31 October 2006

Endgame: Tarrasch - Lasker, Hastings 1895

Continuing with Lasker's Moves that Matter, this is again Tarrasch - Lasker, Hastings 1895. I presented some background to the game in The Lasker - Tarrasch rivalry; the Berlin Defense. Soltis analyzed the entire game, while Kasparov only mentioned the opening and started his analysis from an endgame position.

After a tense middle game, the players reached the position shown in the diagram. The game is unclear. Tarrasch played 35.Rd2, which Soltis gives a '!'. I'm not sure this is merited, because after Lasker's next move, 35...Kb5, Soltis assigns a '?'. He then says, 'Instead of advancing the King immediately he should start pushing Pawns 35...Kc6 36.h4 b5 37.h5 b4 38.g5 c3', followed by some analysis that ends in a win for Black. Black's last move in that variation, 38...c3, shows the downside to 35.Rd2; it leaves the Rook in the path of the advancing Pawn.

Instead of 35.Rd2, why not 35.Rc2? If 35...Kb5, then 36.h4. Or if 35...Kc6, then 36.Rxc4+ Kd5 37.Nd2. This needs a more thorough look.

Hastings 1895
Lasker, Emanuel

Tarrasch, Siegbert
(After 34...Bb2-d4)
[FEN "3r4/pp6/1k6/8/2pbN1P1/8/P4RKP/8 w - - 0 35"]

After 35...Kb5, White continued 36.Nc3+. Here Soltis gives another '?' and says, 'White would draw after 36.h4', without any analysis.

The game continued 36...Kb4 37.Ne2 Bf6 38.Rxd8 Bxd8 39.Kf3 c3 40.Ke4 Kc4, when it reached the position where Kasparov starts annotating. I'll look at that position next time.

To play through the complete game see...

Siegbert Tarrasch vs Emanuel Lasker, Hastings 1895

...on Chessgames.com.

29 October 2006

2012 Chess Olympiad in London?

In July 2005, International Olympic Committee (IOC) President Jacques Rogge announced that London will host the 2012 Olympic Games. Will the 2012 Chess Olympiad be held in the same city?...

London Chess Olympiad looks like a killer move

...Despite some typical rube comments about chess ('I assumed [Mark Hogarth from the English Chess Federation] wanted to hire a conference room at a Travelodge off the A46 so a couple of Americans and Russians could get it on for a few hours'), writer John Inverdale managed to present a few compelling arguments for hosting the two events in the same city during the same year.

The 2006 Olympics and the Chess Olympiad were both held in Turin, Italy. Ditto for the 1924 events in Paris, although that Olympiad, the first in the series, is not counted as an 'official' Chess Olympiad. What other cities hosted Olympics and Olympiads in the same year?

P.S. Don't overlook the Comments in the Telegraph article.

27 October 2006

Google News Archive Search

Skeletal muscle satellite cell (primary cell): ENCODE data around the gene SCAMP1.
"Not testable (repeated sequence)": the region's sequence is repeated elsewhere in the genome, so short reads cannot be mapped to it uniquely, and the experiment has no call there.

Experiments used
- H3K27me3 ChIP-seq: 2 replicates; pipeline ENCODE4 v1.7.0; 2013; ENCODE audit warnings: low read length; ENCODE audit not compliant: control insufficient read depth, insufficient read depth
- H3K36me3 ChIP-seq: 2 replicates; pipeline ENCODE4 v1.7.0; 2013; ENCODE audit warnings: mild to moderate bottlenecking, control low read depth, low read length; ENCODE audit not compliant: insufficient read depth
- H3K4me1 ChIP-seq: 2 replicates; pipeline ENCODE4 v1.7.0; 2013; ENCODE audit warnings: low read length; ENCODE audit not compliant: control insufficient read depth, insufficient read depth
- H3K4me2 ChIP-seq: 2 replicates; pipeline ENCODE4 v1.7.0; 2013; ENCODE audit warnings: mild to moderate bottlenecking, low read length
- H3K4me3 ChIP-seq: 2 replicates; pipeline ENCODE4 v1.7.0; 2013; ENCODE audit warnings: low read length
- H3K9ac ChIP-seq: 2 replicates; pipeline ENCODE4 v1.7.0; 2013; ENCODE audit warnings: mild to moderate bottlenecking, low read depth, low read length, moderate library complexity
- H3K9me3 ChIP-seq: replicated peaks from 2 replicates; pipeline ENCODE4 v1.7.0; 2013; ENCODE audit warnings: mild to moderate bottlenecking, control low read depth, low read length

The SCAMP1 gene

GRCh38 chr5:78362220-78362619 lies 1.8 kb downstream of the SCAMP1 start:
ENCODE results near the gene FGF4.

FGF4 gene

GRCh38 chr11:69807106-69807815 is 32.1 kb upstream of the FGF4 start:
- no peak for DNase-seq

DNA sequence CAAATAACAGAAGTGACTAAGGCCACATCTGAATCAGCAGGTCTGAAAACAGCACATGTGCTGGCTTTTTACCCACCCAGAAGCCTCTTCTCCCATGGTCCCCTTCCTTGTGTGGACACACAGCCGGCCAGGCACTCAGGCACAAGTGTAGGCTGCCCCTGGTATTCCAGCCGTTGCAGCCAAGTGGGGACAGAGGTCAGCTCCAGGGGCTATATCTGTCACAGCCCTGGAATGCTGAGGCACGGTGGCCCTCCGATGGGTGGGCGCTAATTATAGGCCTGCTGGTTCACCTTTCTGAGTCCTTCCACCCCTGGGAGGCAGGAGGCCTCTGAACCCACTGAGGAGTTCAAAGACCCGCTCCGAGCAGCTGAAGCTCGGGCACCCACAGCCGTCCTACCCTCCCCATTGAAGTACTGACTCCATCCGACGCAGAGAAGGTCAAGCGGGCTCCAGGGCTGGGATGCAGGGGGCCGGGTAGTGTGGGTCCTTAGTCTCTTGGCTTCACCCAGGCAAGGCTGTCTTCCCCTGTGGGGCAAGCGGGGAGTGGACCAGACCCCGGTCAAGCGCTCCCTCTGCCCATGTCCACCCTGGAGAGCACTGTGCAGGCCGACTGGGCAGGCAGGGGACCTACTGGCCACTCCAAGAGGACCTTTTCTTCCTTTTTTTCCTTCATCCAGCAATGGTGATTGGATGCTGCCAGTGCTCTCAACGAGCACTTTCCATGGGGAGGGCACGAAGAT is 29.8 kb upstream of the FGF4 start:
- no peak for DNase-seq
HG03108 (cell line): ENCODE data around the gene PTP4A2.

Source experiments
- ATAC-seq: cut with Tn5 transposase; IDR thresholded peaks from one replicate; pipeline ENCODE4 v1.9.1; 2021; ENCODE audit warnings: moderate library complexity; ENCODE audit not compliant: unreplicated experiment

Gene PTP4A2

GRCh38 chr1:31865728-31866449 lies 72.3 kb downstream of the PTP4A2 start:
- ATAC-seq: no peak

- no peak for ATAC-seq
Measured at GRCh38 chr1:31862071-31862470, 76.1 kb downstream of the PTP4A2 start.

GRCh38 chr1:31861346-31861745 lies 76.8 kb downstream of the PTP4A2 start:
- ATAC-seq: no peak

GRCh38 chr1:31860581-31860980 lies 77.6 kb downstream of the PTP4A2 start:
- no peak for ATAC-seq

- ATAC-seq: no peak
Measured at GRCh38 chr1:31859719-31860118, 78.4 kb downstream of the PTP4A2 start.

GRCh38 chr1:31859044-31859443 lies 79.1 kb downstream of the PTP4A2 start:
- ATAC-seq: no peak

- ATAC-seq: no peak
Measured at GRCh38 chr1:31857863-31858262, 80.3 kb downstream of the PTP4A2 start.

This popped up on the radar this week...

Google News Archive Search - chess

...'Results about 123,000 for chess'. The first article is 'Why They Play: The Psychology of Chess' by Gilbert Cant, TIME Magazine - Time Inc. - Sep 4, 1972.

Another ground breaking idea from Google, it needs more investigation.

25 October 2006

The Lasker - Tarrasch rivalry; the Berlin Defense

The next game in the series on Lasker's Moves that Matter is Tarrasch - Lasker, from the 19th round of the great Hastings 1895 tournament. In 'Predecessors I' Kasparov mentions that this was the first game between the great rivals.

On ChessLab.com I found 30 games between the two players. They were played in the years shown in the following table.

1895 - 1
1896 - 1
1908 - 16
1914 - 3
1916 - 6
1918 - 2
1923 - 1

I didn't check ChessLab's list against another source, so there might be errors. ChessLab had five more Tarrasch - Lasker games from the period 1880-1882. Three of these were between Tarrasch and Berthold Lasker, the second World Champion's older brother. The two other games were between 'Tarrasch & allies' and 'Lasker & allies'; these are undoubtedly Berthold Lasker as well.


The Hastings 1895 game began with the moves 1.e4 e5 2.Nf3 Nc6 3.Bb5 Nf6 (Berlin Defense, C67) 4.O-O Nxe4 5.d4 Nd6 6.Bxc6 dxc6 7.dxe5 Nf5 8.Qxd8+ Kxd8, reaching the position shown in the following diagram.

(After 8...Ke8-d8(xQ))

I've played the 5...Be7 line in the Berlin Defense where Black's King Knight ends up on b7, but I've never played the 5...Nd6 variation. I watched a game with this line at the Biel 1985 Interzonal between Sax and Torre. Torre needed only a draw for an almost certain qualification into the Candidate matches, played 5...Nd6, and lost. I've shied away from it ever since.

The same line was played four times in the Kasparov - Kramnik match, London 2000, where Kramnik drew each game with Black. Kasparov played 9.Nc3 in each game, just as Tarrasch played, and Kramnik played 9...h6 in two games, just as Lasker did. Where Tarrasch played 10.Bd2, Kasparov continued 10.Rd1+ in one game, and 10.h3 in the other. He analyzed the variation in his notes to Harmonist - Tarrasch, Breslau 1889, another game in 'Predecessors I' (p.148).

I had never noticed the similarities between this variation of the Berlin Defense and the Exchange Variation of the Ruy Lopez, which Lasker played as White, and which was adopted years later by Fischer. In both lines Black has a crippled Queenside Pawn majority offset by the two Bishops . Although he is given little credit for it, Lasker was ahead of his time in understanding the openings.

23 October 2006

Olivier Verroken (1955-2006)

'Le bonheur pour une abeille ou un dauphin est d'exister... pour l'homme, de le savoir et de s'en émerveiller.' - Jacques-Yves Cousteau

Adieu, mon ami!

21 October 2006